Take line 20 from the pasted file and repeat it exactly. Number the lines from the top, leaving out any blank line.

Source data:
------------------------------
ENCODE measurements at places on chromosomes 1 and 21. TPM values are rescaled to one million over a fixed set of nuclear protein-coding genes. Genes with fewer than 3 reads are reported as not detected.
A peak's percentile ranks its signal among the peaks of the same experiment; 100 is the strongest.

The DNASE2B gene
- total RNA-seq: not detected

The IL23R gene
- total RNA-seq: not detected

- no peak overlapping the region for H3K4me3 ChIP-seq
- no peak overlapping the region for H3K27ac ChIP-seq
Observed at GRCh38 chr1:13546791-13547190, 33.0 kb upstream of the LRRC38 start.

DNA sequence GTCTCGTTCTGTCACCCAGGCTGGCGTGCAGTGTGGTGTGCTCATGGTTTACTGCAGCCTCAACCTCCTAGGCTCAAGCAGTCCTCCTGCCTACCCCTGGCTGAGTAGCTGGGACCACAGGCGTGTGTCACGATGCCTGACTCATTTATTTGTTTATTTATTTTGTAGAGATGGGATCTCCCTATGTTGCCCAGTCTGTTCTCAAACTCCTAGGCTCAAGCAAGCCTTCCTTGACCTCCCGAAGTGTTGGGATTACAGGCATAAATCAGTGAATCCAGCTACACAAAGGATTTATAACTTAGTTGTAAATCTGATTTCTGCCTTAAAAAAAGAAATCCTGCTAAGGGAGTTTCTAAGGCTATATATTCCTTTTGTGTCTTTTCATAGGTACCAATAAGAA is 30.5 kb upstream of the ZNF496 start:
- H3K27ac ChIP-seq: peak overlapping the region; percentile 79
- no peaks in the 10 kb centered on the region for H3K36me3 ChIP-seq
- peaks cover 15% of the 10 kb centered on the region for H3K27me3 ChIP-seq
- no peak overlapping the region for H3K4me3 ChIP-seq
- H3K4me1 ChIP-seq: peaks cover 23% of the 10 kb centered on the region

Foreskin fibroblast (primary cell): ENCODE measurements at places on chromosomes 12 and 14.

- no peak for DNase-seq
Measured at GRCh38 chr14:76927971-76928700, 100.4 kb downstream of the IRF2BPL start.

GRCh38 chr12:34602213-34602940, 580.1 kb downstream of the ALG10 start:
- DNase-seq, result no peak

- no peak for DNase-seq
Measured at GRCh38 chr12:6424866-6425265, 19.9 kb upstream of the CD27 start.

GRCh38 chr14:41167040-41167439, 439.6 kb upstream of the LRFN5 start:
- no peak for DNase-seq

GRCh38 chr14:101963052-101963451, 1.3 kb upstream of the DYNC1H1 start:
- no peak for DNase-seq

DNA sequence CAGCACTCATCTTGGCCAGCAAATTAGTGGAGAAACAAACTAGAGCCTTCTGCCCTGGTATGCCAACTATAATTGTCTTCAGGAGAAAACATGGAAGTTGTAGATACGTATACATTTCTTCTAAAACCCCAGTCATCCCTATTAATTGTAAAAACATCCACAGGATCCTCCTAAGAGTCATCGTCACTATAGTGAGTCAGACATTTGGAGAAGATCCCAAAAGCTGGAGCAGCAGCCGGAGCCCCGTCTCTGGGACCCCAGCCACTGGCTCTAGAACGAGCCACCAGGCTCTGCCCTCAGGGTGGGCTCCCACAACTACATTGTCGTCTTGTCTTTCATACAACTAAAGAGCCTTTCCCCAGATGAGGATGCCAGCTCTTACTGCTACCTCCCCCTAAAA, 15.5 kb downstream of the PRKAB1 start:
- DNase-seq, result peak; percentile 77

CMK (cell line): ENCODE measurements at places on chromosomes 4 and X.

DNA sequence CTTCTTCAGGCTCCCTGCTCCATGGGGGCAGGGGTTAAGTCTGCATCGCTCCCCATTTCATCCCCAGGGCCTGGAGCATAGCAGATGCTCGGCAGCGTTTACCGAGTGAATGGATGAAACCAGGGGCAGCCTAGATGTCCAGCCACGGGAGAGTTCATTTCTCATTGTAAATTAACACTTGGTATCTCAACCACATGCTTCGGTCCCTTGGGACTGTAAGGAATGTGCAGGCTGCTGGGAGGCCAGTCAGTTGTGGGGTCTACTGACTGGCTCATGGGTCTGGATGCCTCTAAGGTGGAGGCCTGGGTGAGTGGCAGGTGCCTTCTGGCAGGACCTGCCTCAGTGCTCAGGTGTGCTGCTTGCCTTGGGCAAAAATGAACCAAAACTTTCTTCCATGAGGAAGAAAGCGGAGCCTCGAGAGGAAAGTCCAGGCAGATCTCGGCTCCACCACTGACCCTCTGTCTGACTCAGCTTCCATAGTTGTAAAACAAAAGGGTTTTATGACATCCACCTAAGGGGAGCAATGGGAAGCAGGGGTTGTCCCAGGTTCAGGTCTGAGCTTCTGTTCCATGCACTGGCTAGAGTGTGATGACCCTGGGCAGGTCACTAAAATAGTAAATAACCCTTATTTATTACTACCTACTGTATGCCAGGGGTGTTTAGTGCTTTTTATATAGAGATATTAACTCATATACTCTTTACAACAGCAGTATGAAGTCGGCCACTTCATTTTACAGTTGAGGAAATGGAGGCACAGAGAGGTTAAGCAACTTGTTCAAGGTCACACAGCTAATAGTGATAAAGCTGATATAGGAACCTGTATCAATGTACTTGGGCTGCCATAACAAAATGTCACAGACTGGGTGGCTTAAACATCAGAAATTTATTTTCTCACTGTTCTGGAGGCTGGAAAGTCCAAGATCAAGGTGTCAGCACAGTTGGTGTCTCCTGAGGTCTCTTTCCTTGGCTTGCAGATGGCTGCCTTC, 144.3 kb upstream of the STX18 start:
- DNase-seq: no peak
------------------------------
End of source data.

- DNase-seq, result no peak